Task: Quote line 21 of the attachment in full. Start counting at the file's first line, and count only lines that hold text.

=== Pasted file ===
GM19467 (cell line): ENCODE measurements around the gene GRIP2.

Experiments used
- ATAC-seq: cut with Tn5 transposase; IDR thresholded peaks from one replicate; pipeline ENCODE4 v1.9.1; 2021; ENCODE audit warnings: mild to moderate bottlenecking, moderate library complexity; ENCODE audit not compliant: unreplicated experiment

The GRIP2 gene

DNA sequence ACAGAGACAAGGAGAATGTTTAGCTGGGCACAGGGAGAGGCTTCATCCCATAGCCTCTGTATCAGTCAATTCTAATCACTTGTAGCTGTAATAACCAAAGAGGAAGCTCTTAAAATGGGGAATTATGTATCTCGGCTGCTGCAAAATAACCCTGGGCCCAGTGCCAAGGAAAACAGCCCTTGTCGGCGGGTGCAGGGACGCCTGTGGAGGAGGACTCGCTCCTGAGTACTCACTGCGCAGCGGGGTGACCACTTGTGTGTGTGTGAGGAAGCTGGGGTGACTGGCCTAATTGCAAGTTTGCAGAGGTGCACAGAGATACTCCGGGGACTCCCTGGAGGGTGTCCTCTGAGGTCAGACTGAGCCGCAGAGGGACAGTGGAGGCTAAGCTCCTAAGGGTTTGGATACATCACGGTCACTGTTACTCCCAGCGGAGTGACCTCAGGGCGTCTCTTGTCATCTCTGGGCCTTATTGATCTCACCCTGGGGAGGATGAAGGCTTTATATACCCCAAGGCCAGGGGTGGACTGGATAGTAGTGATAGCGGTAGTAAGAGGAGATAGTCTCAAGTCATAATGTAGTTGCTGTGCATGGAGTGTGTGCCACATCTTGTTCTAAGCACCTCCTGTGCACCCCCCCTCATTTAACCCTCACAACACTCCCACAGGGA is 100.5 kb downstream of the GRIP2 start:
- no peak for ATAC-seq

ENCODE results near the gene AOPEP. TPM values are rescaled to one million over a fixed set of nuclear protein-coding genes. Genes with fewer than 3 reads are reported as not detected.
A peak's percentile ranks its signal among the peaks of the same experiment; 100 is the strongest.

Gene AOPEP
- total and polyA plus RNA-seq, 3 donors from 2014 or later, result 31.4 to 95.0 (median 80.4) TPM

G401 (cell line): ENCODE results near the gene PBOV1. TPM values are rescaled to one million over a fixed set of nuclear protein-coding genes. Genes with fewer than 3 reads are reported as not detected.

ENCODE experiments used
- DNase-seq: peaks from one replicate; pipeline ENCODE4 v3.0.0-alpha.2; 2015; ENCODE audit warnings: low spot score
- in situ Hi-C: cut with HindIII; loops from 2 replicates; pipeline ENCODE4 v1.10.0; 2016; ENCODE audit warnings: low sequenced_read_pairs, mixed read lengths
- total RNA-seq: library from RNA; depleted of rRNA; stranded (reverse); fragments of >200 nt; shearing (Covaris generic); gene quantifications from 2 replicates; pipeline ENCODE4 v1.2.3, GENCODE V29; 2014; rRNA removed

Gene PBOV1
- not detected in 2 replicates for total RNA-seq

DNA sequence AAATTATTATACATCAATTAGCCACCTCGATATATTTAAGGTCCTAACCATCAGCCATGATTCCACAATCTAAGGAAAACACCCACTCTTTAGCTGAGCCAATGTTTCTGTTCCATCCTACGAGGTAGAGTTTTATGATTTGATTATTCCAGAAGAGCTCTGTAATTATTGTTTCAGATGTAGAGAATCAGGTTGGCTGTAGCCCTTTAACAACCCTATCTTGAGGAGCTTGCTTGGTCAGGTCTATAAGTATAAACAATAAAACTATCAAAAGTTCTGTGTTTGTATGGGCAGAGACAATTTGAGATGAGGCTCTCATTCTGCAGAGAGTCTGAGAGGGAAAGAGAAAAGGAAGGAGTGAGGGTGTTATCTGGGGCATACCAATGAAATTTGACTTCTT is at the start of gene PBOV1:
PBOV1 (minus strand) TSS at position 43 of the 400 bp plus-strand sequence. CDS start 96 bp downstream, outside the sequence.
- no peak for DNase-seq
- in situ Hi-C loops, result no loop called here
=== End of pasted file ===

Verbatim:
- in situ Hi-C loops, result no loop called here